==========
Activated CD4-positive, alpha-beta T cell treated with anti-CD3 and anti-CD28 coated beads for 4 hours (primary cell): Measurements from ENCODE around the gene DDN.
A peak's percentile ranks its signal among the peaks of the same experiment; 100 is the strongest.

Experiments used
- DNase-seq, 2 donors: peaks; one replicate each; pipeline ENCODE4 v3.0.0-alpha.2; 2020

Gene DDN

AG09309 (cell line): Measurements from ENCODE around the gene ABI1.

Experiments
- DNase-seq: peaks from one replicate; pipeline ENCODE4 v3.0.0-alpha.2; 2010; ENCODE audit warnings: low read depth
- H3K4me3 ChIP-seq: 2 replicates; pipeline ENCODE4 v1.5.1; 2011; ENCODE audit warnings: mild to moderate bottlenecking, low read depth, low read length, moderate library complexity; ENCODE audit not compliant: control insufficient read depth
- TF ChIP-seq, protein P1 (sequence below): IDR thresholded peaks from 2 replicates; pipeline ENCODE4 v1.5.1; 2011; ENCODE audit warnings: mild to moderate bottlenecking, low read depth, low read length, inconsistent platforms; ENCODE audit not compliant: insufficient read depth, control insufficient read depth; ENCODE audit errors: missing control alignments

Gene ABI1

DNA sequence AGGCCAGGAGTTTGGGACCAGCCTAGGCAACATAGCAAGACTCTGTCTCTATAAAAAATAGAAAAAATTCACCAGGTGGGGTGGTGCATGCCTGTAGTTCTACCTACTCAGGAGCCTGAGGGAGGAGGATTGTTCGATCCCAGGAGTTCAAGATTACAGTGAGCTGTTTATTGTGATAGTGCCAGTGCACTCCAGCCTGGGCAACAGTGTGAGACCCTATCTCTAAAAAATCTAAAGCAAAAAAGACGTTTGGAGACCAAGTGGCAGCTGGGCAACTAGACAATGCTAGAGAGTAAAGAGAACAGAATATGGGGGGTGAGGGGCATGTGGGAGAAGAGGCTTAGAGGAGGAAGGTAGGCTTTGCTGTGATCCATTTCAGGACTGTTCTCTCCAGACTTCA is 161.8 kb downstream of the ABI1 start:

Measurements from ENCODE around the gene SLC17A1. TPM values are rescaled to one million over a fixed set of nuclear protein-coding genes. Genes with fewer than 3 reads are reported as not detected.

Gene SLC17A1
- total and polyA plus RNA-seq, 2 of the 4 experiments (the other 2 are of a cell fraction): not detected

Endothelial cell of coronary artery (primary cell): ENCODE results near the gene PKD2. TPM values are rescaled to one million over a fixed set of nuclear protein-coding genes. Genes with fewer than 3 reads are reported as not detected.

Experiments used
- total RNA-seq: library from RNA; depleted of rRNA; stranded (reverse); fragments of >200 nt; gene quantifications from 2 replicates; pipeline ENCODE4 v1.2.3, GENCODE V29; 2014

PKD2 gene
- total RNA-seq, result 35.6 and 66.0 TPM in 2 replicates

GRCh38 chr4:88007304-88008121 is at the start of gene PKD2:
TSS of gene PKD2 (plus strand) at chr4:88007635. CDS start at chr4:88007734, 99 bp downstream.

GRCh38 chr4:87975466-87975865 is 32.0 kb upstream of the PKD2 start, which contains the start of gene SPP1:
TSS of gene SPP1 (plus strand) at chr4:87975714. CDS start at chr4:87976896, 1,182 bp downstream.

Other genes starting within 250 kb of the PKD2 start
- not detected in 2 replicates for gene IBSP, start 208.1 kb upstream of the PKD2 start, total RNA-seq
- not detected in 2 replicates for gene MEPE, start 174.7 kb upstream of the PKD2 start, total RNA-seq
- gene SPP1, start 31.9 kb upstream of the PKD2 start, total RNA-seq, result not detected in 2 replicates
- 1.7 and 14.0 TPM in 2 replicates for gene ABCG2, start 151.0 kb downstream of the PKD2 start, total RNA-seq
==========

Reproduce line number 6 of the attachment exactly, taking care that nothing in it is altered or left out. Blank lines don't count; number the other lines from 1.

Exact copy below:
AG09309 (cell line): Measurements from ENCODE around the gene ABI1.